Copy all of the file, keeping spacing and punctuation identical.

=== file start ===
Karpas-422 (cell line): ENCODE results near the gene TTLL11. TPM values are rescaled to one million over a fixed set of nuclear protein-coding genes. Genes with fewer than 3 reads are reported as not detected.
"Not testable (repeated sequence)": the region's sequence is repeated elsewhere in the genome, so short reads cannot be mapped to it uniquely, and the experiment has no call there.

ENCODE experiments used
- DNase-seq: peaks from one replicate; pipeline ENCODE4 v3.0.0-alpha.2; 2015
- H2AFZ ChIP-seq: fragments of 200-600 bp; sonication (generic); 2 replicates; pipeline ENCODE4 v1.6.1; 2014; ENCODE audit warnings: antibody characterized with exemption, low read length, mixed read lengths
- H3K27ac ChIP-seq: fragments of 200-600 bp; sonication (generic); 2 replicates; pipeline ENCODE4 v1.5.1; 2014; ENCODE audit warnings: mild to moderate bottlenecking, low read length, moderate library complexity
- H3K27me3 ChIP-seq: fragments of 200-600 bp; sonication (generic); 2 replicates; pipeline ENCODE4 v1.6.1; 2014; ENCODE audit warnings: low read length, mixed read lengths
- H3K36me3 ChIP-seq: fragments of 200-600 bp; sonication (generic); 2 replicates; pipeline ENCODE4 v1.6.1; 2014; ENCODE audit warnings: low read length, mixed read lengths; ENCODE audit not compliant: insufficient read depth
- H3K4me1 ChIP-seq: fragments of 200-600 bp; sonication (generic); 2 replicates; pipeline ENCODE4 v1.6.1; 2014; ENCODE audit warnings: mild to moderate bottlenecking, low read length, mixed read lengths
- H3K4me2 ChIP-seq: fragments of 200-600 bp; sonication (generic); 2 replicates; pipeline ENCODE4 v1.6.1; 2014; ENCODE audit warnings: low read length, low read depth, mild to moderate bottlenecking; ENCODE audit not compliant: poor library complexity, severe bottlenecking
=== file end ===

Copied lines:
Karpas-422 (cell line): ENCODE results near the gene TTLL11. TPM values are rescaled to one million over a fixed set of nuclear protein-coding genes. Genes with fewer than 3 reads are reported as not detected.
"Not testable (repeated sequence)": the region's sequence is repeated elsewhere in the genome, so short reads cannot be mapped to it uniquely, and the experiment has no call there.

ENCODE experiments used
- DNase-seq: peaks from one replicate; pipeline ENCODE4 v3.0.0-alpha.2; 2015
- H2AFZ ChIP-seq: fragments of 200-600 bp; sonication (generic); 2 replicates; pipeline ENCODE4 v1.6.1; 2014; ENCODE audit warnings: antibody characterized with exemption, low read length, mixed read lengths
- H3K27ac ChIP-seq: fragments of 200-600 bp; sonication (generic); 2 replicates; pipeline ENCODE4 v1.5.1; 2014; ENCODE audit warnings: mild to moderate bottlenecking, low read length, moderate library complexity
- H3K27me3 ChIP-seq: fragments of 200-600 bp; sonication (generic); 2 replicates; pipeline ENCODE4 v1.6.1; 2014; ENCODE audit warnings: low read length, mixed read lengths
- H3K36me3 ChIP-seq: fragments of 200-600 bp; sonication (generic); 2 replicates; pipeline ENCODE4 v1.6.1; 2014; ENCODE audit warnings: low read length, mixed read lengths; ENCODE audit not compliant: insufficient read depth
- H3K4me1 ChIP-seq: fragments of 200-600 bp; sonication (generic); 2 replicates; pipeline ENCODE4 v1.6.1; 2014; ENCODE audit warnings: mild to moderate bottlenecking, low read length, mixed read lengths
- H3K4me2 ChIP-seq: fragments of 200-600 bp; sonication (generic); 2 replicates; pipeline ENCODE4 v1.6.1; 2014; ENCODE audit warnings: low read length, low read depth, mild to moderate bottlenecking; ENCODE audit not compliant: poor library complexity, severe bottlenecking